"Extraordinary claims require extraordinary evidence." - Carl Sagan
  Reply With Quote
Old 12th May 2007, 12:37 AM   #9
diyAudio Member
 
Join Date: May 2007
Well, after some research (Thanks Godzilla!) I am ready to try my experiment. I purchased two CTS KSN-1005A piezo tweeters, two 20 ohm 20 watt resistors, pairs of a variety of caps; 1.0uF, 0.68uF, 0.47uF, 0.33uF, 0.22uF, and 0.10uF, 4 ounces of Dammar varnish, and some ACE Hardware rope caulk. I have a bunch of 3/4" MDF left over from making my FleXy Table.

I will varnish the piezo's cone element and apply rope caulk to the sides and back of the horn. The resistor will be soldered across the piezo's terminals. I have made a pair of small boxes out of 3/4" MDF just big enough to put the piezos in, the back remains open so I can get at the capacitors. I will then experiment with various attenuations provided by the capacitors wired to the positive terminal of the piezo. I bought an extra pair of 0.33uF to go with the 1.0uF for 1.33uF. I think 1.5uF will let too much of the piezo through. I can try some other combos to get intermediate values. The supertweeter system is then just wired to the speaker terminals of the Large Advent. I will also try the piezo facing forward and backwards on top of Large Advent cabinet. There is some suggestion that facing backwards might improve the sound.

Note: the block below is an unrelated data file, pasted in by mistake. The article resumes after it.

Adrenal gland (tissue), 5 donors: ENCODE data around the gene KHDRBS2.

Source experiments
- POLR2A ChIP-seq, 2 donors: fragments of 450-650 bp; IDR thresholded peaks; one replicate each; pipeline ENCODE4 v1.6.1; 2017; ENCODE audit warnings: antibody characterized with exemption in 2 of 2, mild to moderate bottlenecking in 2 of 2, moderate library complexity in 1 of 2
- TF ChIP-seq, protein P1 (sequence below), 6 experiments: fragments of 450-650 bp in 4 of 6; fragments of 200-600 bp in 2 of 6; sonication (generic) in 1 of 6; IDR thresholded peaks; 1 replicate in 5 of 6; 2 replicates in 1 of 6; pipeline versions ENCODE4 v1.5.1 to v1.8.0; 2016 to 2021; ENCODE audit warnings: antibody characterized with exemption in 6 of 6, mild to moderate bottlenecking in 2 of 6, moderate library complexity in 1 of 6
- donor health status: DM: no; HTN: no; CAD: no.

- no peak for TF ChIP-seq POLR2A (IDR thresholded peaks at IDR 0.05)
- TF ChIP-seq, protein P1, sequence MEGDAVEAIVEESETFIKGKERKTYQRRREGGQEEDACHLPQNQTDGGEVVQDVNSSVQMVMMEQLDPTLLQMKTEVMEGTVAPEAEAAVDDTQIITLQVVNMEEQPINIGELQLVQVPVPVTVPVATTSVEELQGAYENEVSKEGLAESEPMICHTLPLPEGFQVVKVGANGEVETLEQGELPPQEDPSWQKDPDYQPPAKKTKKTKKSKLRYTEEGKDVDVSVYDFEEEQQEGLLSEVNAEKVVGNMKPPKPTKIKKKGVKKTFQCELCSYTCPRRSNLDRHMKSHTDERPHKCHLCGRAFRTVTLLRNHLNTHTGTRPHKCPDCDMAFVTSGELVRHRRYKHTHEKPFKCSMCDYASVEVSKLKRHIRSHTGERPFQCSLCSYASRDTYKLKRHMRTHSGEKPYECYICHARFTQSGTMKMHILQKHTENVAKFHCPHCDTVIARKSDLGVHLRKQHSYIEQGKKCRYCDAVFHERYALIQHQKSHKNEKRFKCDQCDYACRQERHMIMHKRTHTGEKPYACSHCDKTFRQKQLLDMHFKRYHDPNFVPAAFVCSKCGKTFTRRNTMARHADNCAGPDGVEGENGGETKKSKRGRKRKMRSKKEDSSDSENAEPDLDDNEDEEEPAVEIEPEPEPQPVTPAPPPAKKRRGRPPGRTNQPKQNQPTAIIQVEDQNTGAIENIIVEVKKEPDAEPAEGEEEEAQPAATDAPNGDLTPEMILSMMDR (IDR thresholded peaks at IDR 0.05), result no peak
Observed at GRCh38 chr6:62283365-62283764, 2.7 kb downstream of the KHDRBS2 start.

We will see if this will add some pizzazz to the New Large Advent without harming the overall sound quality and report back with my findings. Total cost is under $50.
  Reply With Quote
Old 12th May 2007, 10:29 PM   #10
kevinkr is offline kevinkr  United States
diyAudio Moderator
 
kevinkr's Avatar